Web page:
As always, this is easier to hear than it is to practice. There’s something in you that resists the joy. It may be pushing back within you right now to all that I’m saying. For whatever reason, you can’t fully let it go. Maybe it’s because you’ve held it for so long and it just feels like part of you. Maybe the stakes are too high to imagine giving it up for the sake of some new joy. After all, can the joy of the Lord be better than what you’ve come to know as joy-enough all by yourself? Only you can answer that. Only you can choose to hold it with all you’ve got or let it go… shed the baggage, forgive the wrong, drop the fear. It can be done. It may take a deep breath, lots of prayer, and some repositioning but it can happen.
Have you ever seen “A Charlie Brown Christmas?” It always makes the rounds on most channels during December. One of the favorite scenes is that of Linus, standing on a bare stage, reciting the story of the birth of Jesus from the gospel of Luke.
That scene nearly didn’t make it into the show. TV network executives thought it was too religious and, maybe even more honestly, thought the Luke scripture was just too long. The producers persisted, however, and the scene stayed. “There’s one feature of that scene that not many people notice. Just before Linus begins his recitation, he drops his security blanket. If you know anything about Linus, you know he’s never without that blanket. Over the years of drawing his comic strip, Charles Schulz would occasionally deprive Linus of his blanket but only in moments when Snoopy mischievously steals it. Every time this happens, this otherwise cool, calm and wise-beyond-his-years character dissolves into frenzied angst. Linus simply cannot be without his blanket. Except in this moment, when he’s standing on stage reciting the Christmas story. With the Christ child on his mind, it seems, he doesn’t need it.” He lets it go. He drops it. He has made room for uncontrollable joy. Can you make room today? Can you meet Christ with joy in your heart?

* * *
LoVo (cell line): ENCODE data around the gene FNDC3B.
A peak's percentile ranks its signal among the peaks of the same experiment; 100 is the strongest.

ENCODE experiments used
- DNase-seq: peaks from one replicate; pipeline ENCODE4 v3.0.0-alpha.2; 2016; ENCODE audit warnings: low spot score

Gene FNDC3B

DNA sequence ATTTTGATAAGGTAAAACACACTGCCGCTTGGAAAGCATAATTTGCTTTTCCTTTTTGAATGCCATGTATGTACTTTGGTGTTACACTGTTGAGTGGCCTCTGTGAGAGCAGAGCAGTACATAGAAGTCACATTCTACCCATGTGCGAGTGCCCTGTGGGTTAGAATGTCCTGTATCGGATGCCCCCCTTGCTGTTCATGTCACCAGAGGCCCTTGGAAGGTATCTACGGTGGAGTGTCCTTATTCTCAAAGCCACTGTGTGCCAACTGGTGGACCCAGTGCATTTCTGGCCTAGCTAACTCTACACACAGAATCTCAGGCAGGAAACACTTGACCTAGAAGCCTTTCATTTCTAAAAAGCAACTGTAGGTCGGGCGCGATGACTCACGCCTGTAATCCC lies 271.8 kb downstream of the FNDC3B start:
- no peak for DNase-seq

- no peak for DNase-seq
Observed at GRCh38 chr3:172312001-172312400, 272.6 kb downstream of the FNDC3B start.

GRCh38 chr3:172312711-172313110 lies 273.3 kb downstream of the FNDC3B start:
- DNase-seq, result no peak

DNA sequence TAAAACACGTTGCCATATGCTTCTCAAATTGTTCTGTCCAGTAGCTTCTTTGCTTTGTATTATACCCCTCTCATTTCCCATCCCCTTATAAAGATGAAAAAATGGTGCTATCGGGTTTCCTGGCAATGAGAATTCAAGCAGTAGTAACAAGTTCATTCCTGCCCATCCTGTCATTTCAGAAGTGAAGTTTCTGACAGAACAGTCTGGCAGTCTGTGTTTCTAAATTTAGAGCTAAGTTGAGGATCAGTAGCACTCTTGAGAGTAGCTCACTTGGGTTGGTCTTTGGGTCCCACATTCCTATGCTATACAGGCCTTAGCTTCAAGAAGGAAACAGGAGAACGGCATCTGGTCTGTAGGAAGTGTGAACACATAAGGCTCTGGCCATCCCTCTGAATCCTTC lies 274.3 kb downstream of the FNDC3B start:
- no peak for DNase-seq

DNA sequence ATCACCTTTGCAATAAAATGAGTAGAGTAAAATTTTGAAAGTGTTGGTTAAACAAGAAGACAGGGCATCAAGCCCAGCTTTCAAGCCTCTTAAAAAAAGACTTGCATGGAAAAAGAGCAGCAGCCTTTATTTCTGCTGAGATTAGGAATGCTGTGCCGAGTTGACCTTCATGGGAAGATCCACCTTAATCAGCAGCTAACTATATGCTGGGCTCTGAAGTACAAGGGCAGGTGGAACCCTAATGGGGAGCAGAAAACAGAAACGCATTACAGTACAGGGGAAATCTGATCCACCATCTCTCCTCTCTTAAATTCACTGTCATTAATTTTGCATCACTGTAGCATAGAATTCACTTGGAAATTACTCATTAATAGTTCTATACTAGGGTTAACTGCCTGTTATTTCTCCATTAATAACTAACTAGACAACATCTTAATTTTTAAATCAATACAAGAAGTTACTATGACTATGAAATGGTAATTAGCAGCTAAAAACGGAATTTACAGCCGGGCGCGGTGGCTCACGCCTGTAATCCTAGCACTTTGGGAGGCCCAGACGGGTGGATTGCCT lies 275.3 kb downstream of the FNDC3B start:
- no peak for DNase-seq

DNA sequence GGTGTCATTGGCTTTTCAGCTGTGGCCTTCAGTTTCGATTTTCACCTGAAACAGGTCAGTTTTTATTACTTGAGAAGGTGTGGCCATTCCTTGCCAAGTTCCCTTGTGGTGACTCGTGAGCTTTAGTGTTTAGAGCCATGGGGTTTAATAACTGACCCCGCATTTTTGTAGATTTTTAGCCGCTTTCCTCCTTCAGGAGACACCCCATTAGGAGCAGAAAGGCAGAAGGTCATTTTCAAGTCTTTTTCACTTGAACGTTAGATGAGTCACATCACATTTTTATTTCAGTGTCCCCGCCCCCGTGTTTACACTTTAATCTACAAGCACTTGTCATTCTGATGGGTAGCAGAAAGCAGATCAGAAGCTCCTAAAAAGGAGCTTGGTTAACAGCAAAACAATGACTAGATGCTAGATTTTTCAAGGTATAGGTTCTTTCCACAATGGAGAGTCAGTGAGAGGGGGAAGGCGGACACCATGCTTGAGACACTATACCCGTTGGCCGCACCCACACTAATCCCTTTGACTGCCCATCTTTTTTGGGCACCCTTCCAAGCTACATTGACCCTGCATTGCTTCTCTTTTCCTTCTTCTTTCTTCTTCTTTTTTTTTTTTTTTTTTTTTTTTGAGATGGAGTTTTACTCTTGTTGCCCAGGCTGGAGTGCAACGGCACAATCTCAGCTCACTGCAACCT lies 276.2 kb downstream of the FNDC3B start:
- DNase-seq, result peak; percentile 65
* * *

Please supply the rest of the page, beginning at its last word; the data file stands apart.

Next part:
I want to close with a prayer offered by Howard Thurman that I hope can be our own today. Would you pray with me?
“May the sounds of Advent stir a longing in your people, O God. Come again to set us free from the dullness of routine and the poverty of our imaginations. Break the patterns which bind us to small commitments and to the stale answers we have given to questions of no importance. Let the Advent trumpet blow, let the walls of our defenses crumble, and make a place in our lives for the freshness of your love, well-lived in the Spirit, and still given to all who know their need and dare receive it.”
May you be so daring to receive it today. To give yourself over to uncontrollable joy. It is worth it… spoken in emoji or any language. Amen.
 Mike Cherney, “Lawyers faced with emojis and emoticons are all…,” The Wall Street Journal, January 29, 2018, wsj.com.
 www.jimstovall.com. I do not know the original source of this story.
 Dietrich Bonhoeffer, “Letter to his fiancée Maria von Wedemeyer,” December 1, 1943, in God Is in the Manger: Reflections on Advent and Christmas(Westminster John Knox, 2012), 6.
 From Animating Illustrations found at Homiletics Online. Senior Writer, Bob Kaylor. www.homileticsonline.com
 Howard Thurman, The Mood of Christmas & Other Celebrations (Friends United Press, 1985).